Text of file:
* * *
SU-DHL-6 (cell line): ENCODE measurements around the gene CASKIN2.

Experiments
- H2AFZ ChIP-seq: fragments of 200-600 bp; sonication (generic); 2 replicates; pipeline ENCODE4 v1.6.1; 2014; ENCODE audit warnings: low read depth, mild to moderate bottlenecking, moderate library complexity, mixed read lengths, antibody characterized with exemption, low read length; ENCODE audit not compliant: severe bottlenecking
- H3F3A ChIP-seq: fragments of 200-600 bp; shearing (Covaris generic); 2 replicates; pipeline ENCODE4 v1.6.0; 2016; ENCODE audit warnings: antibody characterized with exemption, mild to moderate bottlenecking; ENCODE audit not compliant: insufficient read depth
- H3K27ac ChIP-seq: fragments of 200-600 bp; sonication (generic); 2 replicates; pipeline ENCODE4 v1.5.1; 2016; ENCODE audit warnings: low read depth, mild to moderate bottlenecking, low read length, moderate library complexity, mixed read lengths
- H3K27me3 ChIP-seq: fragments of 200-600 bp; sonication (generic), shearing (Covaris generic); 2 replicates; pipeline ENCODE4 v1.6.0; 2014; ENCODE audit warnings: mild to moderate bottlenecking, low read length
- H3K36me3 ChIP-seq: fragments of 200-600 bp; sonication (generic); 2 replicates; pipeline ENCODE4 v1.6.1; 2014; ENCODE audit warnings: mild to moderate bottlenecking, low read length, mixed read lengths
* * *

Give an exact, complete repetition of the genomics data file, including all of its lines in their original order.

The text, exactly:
SU-DHL-6 (cell line): ENCODE measurements around the gene CASKIN2.

Experiments
- H2AFZ ChIP-seq: fragments of 200-600 bp; sonication (generic); 2 replicates; pipeline ENCODE4 v1.6.1; 2014; ENCODE audit warnings: low read depth, mild to moderate bottlenecking, moderate library complexity, mixed read lengths, antibody characterized with exemption, low read length; ENCODE audit not compliant: severe bottlenecking
- H3F3A ChIP-seq: fragments of 200-600 bp; shearing (Covaris generic); 2 replicates; pipeline ENCODE4 v1.6.0; 2016; ENCODE audit warnings: antibody characterized with exemption, mild to moderate bottlenecking; ENCODE audit not compliant: insufficient read depth
- H3K27ac ChIP-seq: fragments of 200-600 bp; sonication (generic); 2 replicates; pipeline ENCODE4 v1.5.1; 2016; ENCODE audit warnings: low read depth, mild to moderate bottlenecking, low read length, moderate library complexity, mixed read lengths
- H3K27me3 ChIP-seq: fragments of 200-600 bp; sonication (generic), shearing (Covaris generic); 2 replicates; pipeline ENCODE4 v1.6.0; 2014; ENCODE audit warnings: mild to moderate bottlenecking, low read length
- H3K36me3 ChIP-seq: fragments of 200-600 bp; sonication (generic); 2 replicates; pipeline ENCODE4 v1.6.1; 2014; ENCODE audit warnings: mild to moderate bottlenecking, low read length, mixed read lengths